A Democratic LeveeThe Illustrated London News, vol. 40, no. 1133, p. 229.
The Philadelphia Enquirer of Jan. 28 gives the following amusing account of a levée held by the new Federal Secretary of War, Mr. Stanton:—
The clock strikes ten, the awaiting crowd rush in as the doors swing open, and, being among them, we soon find ourselves in the presence of the Secretary. Now one stands in front of him, and with a smiling countenance he reaches out his hand, and, takes a hearty grip with a grey-haired man. "Well, Sir, what is your wish?" "My name is ——; my son fought at Springfield, and was wounded in the arm. He was on Fremont's staff, but is now without a commission. I want one for him, that he may again try his other arm here on the Potomac or in Missouri." "You shall have it, Sir," replied Mr. Stanton, and, turning to his secretary, he ordered him to note the case. "Return home," he added; "the papers will be sent you."
As the man attempted to thank him, he stepped to one side to two ladies who had just come in. "Madam, what can I do for you?" "Want a clerk-ship for my son; his father was killed at the battle of Belmont." Turning again, be noted the case, took the address, told the lady to send him a sample of her boy's writing, and he would care for him. The other was connected with a Minnesota regiment over the river, and had some complaint about the treatment she had received in camp from some of the officers. "Madam, you must go to the head-quarters of General M'Clellan." "I have been there, Sir, and they would not read my papers, or listen to my case." "Then give them to me, and I'll see why."
A small bright-eyed boy, alone, was trying to work his way through the crowd, and the Secretary turned to him and asked what he wanted. "I want my father got out, Sir. He was taken at Bull Bun, and has not come home with the rest." He gave his name and regiment; it was noted; and the Secretary, lifting him up, kissed him upon the forehead, and said, " Your father should be proud of such a noble boy, and I'll see that he is released."
A man with a half-military dress says he has been wronged by the examining board, and has been deprived of the command of his regiment (a Philadelphia cavalry regiment). "Sorry, Sir, if it is not all right. I cannot go back to investigate the acts of my predecessor." The Colonel insisted his case was a plain one, if he could be heard. "Well," said the Secretary, "If you will get the officers to reconsider it I will then listen to it."
An individual has some new invention for firearms. "Go to the Ordnance Department and get them to investigate it, and if they will recommend it I will be glad to see it adopted." A Colonel with a green uniform on has some passes he wants to read. "Are you an army officer?" "Yes, Sir." "Then you cannot be heard until to-morrow; come and see me then."
A large and well-dressed man wanted a word in private. "What about?" Some little matter about a contract he had for horses. "Cannot interfere, Sir; go to General Meigs. If there is anything wrong he will rectify it." Another succeeds in getting him off to the side of the room, and the conversation is inaudible until the Secretary replied, "No, Sir, on no account will I interfere in any contract while I am here for anything from a thimble up. There are men appointed to attend to that department, and I shall hold them to a strict accountability for every action."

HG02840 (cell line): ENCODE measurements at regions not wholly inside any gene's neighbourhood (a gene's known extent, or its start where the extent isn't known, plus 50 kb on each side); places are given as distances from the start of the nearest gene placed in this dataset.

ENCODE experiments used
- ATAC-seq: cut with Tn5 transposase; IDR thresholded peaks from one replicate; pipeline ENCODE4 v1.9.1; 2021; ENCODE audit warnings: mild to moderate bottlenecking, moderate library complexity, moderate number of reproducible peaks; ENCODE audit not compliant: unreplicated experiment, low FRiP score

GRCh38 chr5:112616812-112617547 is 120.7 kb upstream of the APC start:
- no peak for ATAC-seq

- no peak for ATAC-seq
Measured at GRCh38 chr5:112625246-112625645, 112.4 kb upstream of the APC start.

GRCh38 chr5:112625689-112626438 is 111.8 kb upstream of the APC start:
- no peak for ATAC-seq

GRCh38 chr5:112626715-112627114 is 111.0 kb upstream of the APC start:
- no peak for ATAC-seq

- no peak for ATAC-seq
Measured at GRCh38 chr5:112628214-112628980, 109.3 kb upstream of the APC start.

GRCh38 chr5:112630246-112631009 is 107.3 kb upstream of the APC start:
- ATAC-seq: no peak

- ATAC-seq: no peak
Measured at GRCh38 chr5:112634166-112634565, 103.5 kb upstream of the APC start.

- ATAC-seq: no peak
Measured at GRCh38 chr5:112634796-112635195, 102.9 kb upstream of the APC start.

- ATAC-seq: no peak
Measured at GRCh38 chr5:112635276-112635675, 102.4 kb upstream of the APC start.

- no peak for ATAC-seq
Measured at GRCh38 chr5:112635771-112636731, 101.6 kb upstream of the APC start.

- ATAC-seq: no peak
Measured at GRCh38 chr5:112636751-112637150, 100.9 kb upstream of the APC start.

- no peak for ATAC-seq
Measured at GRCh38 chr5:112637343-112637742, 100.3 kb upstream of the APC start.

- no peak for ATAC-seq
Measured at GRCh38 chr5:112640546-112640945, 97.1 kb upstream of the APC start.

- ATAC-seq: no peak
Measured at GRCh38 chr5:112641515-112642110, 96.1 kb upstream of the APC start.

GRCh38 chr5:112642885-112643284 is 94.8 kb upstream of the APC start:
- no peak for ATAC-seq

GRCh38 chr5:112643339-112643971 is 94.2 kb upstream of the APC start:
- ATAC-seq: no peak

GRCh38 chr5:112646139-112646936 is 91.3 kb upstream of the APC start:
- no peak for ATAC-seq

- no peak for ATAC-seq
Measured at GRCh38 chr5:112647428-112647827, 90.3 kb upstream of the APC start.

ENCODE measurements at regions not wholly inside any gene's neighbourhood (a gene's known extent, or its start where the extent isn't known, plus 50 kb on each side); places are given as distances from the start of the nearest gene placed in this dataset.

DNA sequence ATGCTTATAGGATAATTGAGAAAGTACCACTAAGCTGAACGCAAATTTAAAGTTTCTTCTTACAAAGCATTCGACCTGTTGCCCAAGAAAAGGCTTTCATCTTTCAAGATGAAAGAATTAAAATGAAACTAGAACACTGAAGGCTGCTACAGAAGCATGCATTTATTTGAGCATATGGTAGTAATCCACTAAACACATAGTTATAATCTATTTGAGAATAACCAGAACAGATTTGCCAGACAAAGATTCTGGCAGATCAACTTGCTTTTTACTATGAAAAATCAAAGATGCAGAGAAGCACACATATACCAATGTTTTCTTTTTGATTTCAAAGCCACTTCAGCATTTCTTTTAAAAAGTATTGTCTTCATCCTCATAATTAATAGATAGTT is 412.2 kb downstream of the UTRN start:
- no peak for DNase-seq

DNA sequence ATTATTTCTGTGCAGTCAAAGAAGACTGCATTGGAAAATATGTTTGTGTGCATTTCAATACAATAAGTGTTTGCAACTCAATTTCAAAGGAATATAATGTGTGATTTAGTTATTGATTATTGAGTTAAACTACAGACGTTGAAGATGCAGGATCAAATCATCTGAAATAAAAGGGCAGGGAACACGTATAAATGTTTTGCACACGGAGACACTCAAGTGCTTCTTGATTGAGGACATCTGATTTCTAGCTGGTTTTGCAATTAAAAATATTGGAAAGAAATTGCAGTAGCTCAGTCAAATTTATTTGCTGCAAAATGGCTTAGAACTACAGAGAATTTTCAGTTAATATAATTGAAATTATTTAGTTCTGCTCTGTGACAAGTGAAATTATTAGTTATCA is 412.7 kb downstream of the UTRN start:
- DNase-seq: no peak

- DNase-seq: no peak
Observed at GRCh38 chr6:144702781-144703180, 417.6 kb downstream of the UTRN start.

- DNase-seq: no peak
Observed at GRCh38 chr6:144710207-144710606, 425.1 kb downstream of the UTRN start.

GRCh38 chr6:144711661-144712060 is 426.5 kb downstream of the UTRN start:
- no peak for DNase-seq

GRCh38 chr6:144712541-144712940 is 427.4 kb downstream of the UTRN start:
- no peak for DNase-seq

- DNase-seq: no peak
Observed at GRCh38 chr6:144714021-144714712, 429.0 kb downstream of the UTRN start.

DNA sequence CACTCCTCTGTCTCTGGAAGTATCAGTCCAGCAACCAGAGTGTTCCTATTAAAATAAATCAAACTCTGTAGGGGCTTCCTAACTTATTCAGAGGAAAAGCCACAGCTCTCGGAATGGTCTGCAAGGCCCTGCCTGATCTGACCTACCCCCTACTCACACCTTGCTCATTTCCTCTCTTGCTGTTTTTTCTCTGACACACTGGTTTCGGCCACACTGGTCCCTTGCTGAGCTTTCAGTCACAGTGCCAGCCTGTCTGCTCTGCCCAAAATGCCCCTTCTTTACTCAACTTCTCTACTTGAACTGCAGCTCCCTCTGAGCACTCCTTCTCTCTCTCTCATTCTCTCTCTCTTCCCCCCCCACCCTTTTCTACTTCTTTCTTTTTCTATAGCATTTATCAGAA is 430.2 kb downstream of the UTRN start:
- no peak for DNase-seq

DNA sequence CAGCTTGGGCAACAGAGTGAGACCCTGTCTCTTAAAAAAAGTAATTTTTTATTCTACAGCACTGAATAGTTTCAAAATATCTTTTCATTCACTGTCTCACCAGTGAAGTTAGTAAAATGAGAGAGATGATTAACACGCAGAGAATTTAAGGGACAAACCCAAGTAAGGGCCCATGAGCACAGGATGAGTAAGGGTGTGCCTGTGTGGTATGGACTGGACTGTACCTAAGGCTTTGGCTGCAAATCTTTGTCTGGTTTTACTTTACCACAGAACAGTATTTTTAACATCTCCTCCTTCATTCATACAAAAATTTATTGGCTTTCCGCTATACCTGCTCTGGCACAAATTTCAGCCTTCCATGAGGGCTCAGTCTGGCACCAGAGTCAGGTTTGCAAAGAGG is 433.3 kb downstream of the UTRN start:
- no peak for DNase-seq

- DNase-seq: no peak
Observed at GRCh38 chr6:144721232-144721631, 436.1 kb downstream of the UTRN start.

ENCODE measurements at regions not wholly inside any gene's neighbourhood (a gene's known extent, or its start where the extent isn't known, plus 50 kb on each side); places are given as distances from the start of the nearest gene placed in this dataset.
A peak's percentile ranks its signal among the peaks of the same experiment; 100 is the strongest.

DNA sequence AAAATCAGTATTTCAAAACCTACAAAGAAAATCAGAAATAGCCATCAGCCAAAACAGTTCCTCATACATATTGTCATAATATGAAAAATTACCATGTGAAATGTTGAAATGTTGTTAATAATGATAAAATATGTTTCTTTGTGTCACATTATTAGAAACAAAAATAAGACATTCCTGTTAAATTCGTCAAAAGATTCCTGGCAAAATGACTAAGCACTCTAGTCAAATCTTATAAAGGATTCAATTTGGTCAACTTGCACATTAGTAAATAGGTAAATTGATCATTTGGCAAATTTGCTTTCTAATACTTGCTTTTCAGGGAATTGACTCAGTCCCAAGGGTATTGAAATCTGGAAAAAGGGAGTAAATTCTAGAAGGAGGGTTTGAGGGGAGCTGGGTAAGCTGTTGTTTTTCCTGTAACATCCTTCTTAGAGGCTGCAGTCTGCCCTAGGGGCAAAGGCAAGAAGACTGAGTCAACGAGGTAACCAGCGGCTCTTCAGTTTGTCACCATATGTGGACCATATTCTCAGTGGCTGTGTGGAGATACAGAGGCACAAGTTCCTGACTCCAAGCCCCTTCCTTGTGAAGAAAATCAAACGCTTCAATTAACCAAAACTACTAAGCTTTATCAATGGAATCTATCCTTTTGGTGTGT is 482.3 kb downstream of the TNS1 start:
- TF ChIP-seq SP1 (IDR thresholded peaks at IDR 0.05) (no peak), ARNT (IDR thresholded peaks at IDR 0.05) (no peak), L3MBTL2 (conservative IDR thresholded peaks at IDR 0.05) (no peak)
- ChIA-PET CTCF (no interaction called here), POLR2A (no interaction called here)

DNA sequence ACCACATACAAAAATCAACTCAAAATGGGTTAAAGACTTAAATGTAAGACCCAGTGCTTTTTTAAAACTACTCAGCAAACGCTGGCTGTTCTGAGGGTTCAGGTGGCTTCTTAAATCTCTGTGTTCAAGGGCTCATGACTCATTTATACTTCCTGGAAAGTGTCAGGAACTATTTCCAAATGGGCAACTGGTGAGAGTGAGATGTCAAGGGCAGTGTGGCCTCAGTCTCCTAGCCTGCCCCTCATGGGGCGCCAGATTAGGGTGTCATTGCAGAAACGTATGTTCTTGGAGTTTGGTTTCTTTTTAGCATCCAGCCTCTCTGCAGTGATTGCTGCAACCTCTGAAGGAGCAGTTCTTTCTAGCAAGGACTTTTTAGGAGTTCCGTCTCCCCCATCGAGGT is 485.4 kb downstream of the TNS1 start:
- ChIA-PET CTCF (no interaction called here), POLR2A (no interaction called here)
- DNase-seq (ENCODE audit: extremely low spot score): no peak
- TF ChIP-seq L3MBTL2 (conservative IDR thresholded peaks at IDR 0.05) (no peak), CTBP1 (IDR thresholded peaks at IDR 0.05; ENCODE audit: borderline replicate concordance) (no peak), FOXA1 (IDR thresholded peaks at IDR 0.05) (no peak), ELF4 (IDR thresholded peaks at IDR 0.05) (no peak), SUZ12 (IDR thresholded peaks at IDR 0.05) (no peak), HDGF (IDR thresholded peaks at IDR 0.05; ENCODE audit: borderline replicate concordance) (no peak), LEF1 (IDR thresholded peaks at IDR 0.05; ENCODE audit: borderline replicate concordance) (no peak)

Two soldiers wanted to be paid for the time they were in confinement at Richmond, having just been released, and presented a furlough they had received a week ago, and also an order for their pay for time and rations. "Why do you not take this to Major Beckwith, and have him attend to it?" "We did, Sir; and he says he has no order that will cover our case, and for want of 'forms' we are afraid we will be kept here until our time is up, and we want to go home and see the folks before going at it again." Turning to his secretary, he ordered him to write to Major Beckwith, and order him to report forthwith in writing why these men were not paid up, instead of being kept waiting. It was done; he signed it himself, and said,"Here, take that to him, and bring an answer."
After some other visitors are described, the account goes on:—
In came Major Beckwith, with the note sent by the returned prisoners. "Why are those men kept waiting?" "Because I have no order for their special case." "Mr.Wilson, issue an order that will cover all the prisoners that may be released in future, and allow them full pay for every day they are confined in rebel prisons. Major, I have just learnt there are over 150 now waiting for their pay; every man most be paid to-day, and speed them on to their homes."
A tall men wants a commission in the regular army. "Have you been in any battle yet, Sir?" "I was in the Mexican War." "That won't do; that is too far back." "I was at Great Bethel." "That is better. I will examine your record myself, and inform you if you are appointed."
A stout, healthy young man wanted a commission or clerkship. "Have you been in any battle?" "No, Sir." "Then it will be of no use to apply, for I shall make all my appointments from the list of heroes; those who fight the country's battles must be cared for first."
Another wanted an appointment as quartermaster. "There are my recommendations, Sir, and I would be glad if you can read, them." "I cannot do it now, I have not the time; but I will examine them." "Very well," replied the would-be-quartermaster; "just read them. If you have any better man, according to those papers, let him have the office; in that case I don't want it."